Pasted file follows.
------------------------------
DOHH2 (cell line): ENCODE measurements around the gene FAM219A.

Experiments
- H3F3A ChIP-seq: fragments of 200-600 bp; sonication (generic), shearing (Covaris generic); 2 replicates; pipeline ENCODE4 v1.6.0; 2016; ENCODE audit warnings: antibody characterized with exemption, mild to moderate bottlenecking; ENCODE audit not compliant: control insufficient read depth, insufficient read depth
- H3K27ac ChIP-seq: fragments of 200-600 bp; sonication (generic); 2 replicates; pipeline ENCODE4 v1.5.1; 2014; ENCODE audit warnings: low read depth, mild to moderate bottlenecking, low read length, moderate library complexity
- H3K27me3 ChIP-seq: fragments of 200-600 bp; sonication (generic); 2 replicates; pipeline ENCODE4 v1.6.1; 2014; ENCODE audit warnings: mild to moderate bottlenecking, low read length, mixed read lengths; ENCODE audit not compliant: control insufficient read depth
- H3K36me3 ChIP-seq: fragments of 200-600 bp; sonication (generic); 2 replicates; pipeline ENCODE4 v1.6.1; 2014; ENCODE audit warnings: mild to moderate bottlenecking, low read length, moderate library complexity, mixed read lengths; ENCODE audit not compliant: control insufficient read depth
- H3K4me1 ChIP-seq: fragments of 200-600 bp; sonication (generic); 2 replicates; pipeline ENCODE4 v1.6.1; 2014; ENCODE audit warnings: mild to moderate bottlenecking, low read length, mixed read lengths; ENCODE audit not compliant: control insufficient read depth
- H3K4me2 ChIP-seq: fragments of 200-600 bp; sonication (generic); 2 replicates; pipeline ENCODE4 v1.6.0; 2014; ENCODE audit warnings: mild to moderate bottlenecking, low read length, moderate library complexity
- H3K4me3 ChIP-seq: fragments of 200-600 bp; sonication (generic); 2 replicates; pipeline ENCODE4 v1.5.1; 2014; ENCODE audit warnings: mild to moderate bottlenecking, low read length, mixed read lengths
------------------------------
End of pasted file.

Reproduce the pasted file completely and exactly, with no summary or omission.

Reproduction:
DOHH2 (cell line): ENCODE measurements around the gene FAM219A.

Experiments
- H3F3A ChIP-seq: fragments of 200-600 bp; sonication (generic), shearing (Covaris generic); 2 replicates; pipeline ENCODE4 v1.6.0; 2016; ENCODE audit warnings: antibody characterized with exemption, mild to moderate bottlenecking; ENCODE audit not compliant: control insufficient read depth, insufficient read depth
- H3K27ac ChIP-seq: fragments of 200-600 bp; sonication (generic); 2 replicates; pipeline ENCODE4 v1.5.1; 2014; ENCODE audit warnings: low read depth, mild to moderate bottlenecking, low read length, moderate library complexity
- H3K27me3 ChIP-seq: fragments of 200-600 bp; sonication (generic); 2 replicates; pipeline ENCODE4 v1.6.1; 2014; ENCODE audit warnings: mild to moderate bottlenecking, low read length, mixed read lengths; ENCODE audit not compliant: control insufficient read depth
- H3K36me3 ChIP-seq: fragments of 200-600 bp; sonication (generic); 2 replicates; pipeline ENCODE4 v1.6.1; 2014; ENCODE audit warnings: mild to moderate bottlenecking, low read length, moderate library complexity, mixed read lengths; ENCODE audit not compliant: control insufficient read depth
- H3K4me1 ChIP-seq: fragments of 200-600 bp; sonication (generic); 2 replicates; pipeline ENCODE4 v1.6.1; 2014; ENCODE audit warnings: mild to moderate bottlenecking, low read length, mixed read lengths; ENCODE audit not compliant: control insufficient read depth
- H3K4me2 ChIP-seq: fragments of 200-600 bp; sonication (generic); 2 replicates; pipeline ENCODE4 v1.6.0; 2014; ENCODE audit warnings: mild to moderate bottlenecking, low read length, moderate library complexity
- H3K4me3 ChIP-seq: fragments of 200-600 bp; sonication (generic); 2 replicates; pipeline ENCODE4 v1.5.1; 2014; ENCODE audit warnings: mild to moderate bottlenecking, low read length, mixed read lengths